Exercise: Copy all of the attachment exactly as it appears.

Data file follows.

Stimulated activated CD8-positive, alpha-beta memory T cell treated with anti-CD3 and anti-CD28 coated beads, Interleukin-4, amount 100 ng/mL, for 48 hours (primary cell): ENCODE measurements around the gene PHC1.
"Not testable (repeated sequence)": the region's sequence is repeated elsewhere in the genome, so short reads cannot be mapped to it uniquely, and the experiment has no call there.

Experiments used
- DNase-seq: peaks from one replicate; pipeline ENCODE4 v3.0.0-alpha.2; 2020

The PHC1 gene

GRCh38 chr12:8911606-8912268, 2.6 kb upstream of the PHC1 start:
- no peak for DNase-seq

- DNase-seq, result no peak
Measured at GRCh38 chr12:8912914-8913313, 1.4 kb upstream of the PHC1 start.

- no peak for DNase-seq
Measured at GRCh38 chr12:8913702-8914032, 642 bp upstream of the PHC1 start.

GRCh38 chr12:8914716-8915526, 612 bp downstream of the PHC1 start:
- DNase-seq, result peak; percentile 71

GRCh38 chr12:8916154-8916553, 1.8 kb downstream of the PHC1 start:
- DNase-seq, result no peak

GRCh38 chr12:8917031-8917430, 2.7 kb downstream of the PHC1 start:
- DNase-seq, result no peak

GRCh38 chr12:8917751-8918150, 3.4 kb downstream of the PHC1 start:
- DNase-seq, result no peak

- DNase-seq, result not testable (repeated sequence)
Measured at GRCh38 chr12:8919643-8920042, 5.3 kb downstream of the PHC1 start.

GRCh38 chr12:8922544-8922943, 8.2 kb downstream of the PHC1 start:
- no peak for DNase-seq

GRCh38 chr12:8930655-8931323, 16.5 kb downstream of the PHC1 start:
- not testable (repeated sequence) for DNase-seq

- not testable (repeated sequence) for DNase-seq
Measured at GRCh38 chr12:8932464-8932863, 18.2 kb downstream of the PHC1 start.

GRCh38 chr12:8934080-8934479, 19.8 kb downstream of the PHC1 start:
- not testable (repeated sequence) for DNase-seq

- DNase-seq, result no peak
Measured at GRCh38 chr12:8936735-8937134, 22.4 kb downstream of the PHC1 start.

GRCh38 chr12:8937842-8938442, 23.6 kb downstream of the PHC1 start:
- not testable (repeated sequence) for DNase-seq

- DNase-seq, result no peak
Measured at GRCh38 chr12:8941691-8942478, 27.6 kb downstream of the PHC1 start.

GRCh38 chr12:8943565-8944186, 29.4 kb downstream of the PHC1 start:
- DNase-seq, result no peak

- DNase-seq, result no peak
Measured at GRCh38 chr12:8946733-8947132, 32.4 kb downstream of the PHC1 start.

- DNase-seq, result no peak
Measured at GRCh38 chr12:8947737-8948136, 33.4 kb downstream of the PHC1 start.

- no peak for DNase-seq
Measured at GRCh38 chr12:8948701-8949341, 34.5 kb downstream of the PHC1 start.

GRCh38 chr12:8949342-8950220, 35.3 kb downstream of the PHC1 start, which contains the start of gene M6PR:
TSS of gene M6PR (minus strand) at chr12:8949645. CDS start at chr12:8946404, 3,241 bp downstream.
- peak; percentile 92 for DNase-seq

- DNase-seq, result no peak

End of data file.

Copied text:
Stimulated activated CD8-positive, alpha-beta memory T cell treated with anti-CD3 and anti-CD28 coated beads, Interleukin-4, amount 100 ng/mL, for 48 hours (primary cell): ENCODE measurements around the gene PHC1.
"Not testable (repeated sequence)": the region's sequence is repeated elsewhere in the genome, so short reads cannot be mapped to it uniquely, and the experiment has no call there.

Experiments used
- DNase-seq: peaks from one replicate; pipeline ENCODE4 v3.0.0-alpha.2; 2020

The PHC1 gene

GRCh38 chr12:8911606-8912268, 2.6 kb upstream of the PHC1 start:
- no peak for DNase-seq

- DNase-seq, result no peak
Measured at GRCh38 chr12:8912914-8913313, 1.4 kb upstream of the PHC1 start.

- no peak for DNase-seq
Measured at GRCh38 chr12:8913702-8914032, 642 bp upstream of the PHC1 start.

GRCh38 chr12:8914716-8915526, 612 bp downstream of the PHC1 start:
- DNase-seq, result peak; percentile 71

GRCh38 chr12:8916154-8916553, 1.8 kb downstream of the PHC1 start:
- DNase-seq, result no peak

GRCh38 chr12:8917031-8917430, 2.7 kb downstream of the PHC1 start:
- DNase-seq, result no peak

GRCh38 chr12:8917751-8918150, 3.4 kb downstream of the PHC1 start:
- DNase-seq, result no peak

- DNase-seq, result not testable (repeated sequence)
Measured at GRCh38 chr12:8919643-8920042, 5.3 kb downstream of the PHC1 start.

GRCh38 chr12:8922544-8922943, 8.2 kb downstream of the PHC1 start:
- no peak for DNase-seq

GRCh38 chr12:8930655-8931323, 16.5 kb downstream of the PHC1 start:
- not testable (repeated sequence) for DNase-seq

- not testable (repeated sequence) for DNase-seq
Measured at GRCh38 chr12:8932464-8932863, 18.2 kb downstream of the PHC1 start.

GRCh38 chr12:8934080-8934479, 19.8 kb downstream of the PHC1 start:
- not testable (repeated sequence) for DNase-seq

- DNase-seq, result no peak
Measured at GRCh38 chr12:8936735-8937134, 22.4 kb downstream of the PHC1 start.

GRCh38 chr12:8937842-8938442, 23.6 kb downstream of the PHC1 start:
- not testable (repeated sequence) for DNase-seq

- DNase-seq, result no peak
Measured at GRCh38 chr12:8941691-8942478, 27.6 kb downstream of the PHC1 start.

GRCh38 chr12:8943565-8944186, 29.4 kb downstream of the PHC1 start:
- DNase-seq, result no peak

- DNase-seq, result no peak
Measured at GRCh38 chr12:8946733-8947132, 32.4 kb downstream of the PHC1 start.

- DNase-seq, result no peak
Measured at GRCh38 chr12:8947737-8948136, 33.4 kb downstream of the PHC1 start.

- no peak for DNase-seq
Measured at GRCh38 chr12:8948701-8949341, 34.5 kb downstream of the PHC1 start.

GRCh38 chr12:8949342-8950220, 35.3 kb downstream of the PHC1 start, which contains the start of gene M6PR:
TSS of gene M6PR (minus strand) at chr12:8949645. CDS start at chr12:8946404, 3,241 bp downstream.
- peak; percentile 92 for DNase-seq

- DNase-seq, result no peak